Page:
Since soybean (Glycine max [L.] Merr.) is low in saturated fat and active in reducing blood cholesterol, it is gaining interest as a healthy snack food. Direct consumption of vegetable soybeans is very popular in the Orient. However, the cultivars used in Asia are not adapted to U.S. production systems. The objectives of this study were to determine the efficiency of mechanical harvest and to identify vegetable soybean cultivars adapted for a mechanical harvest system. To implement the objectives, four vegetable soybean cultivars were planted in a randomized complete block design at Randolph Research Farm, Virginia State University. The cultivars were hand harvested and mechanically harvested at the green pod stage and evaluated for green pod yield (kg ha-1), one hundred pod weight (g), plant height (cm), and pod dimensions of length (cm), width (cm), and thickness (cm). A significant difference (P < 0.01) was observed among the two methods of harvesting. The hand harvested beans yielded twice as many more pods as the mechanical harvested beans. However, the pods harvested mechanically were cleaner and required no further cleaning as compared to hand harvested pods. There was also significant cultivar x method harvest interaction. The common bean picker was effective in harvesting the vegetable soybean cultivars with plant height of 55 to 66 cm and pod size that ranged from 128 to 144 g 100-1 pods. This type of operation could be easily adapted by farmers using appropriate cultivars.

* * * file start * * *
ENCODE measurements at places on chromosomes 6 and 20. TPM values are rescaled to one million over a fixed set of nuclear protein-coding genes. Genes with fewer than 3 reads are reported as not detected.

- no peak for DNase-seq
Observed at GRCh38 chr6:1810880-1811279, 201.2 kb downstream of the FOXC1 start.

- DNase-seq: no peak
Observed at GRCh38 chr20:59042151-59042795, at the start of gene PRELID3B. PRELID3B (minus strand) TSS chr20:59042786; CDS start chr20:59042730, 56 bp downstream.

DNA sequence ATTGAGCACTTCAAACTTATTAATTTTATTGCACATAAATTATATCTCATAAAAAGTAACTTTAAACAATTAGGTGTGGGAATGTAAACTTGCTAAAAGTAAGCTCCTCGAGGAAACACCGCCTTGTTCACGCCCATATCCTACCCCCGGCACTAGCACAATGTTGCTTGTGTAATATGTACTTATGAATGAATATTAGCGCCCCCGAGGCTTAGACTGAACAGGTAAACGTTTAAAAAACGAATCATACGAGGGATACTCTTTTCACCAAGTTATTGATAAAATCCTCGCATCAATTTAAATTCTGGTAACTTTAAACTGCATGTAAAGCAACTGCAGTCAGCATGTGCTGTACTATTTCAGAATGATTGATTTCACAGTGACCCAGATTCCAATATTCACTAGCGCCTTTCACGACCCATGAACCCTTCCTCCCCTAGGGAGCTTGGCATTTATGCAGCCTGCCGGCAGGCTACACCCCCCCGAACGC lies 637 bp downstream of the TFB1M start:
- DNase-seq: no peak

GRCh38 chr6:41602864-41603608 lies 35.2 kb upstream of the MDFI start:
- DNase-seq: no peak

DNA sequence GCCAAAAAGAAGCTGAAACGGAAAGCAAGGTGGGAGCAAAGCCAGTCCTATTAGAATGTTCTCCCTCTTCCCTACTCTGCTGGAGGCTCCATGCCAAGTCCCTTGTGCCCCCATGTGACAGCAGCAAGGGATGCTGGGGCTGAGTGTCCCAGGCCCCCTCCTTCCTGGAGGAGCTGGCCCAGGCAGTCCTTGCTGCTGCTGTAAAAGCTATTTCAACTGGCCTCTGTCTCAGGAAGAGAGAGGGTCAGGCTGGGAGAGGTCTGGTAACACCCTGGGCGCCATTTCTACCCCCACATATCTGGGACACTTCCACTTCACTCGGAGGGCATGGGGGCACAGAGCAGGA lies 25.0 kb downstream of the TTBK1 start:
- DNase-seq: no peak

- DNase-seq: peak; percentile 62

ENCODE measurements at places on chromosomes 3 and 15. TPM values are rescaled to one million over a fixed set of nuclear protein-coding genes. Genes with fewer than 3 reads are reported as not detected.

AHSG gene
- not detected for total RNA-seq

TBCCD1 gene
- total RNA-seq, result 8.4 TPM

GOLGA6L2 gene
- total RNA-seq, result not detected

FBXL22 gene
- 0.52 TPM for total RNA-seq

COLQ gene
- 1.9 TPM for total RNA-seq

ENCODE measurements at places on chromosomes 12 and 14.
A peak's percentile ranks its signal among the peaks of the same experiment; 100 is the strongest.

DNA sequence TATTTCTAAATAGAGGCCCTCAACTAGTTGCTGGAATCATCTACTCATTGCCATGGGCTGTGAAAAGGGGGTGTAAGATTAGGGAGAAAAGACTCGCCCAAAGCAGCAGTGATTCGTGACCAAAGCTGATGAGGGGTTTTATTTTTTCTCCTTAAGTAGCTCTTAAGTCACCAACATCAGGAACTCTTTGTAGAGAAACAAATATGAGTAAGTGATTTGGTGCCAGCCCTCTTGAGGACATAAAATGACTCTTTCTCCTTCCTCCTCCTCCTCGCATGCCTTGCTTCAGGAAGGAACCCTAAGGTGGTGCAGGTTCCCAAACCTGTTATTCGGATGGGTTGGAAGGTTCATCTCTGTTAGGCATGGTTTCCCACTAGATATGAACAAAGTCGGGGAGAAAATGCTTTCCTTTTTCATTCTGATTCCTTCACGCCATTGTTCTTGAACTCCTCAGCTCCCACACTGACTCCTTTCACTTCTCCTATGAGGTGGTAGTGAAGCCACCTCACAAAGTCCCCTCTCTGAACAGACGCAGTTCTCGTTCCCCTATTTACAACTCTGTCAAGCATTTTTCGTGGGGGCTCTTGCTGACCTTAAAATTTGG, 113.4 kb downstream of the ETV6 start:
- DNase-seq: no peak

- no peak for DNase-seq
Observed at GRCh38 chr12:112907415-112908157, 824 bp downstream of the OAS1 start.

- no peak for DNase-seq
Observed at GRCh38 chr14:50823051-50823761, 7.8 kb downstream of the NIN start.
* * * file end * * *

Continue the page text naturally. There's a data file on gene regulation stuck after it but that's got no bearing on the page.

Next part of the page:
Mebrahtu, Tadesse and Mullins, Chris
"Efficiency of Mechanical Harvest for Immature Vegetable Soybean Pods,"
Virginia Journal of Science: Vol. 58
, Article 2.
Available at: http://digitalcommons.odu.edu/vjs/vol58/iss3/2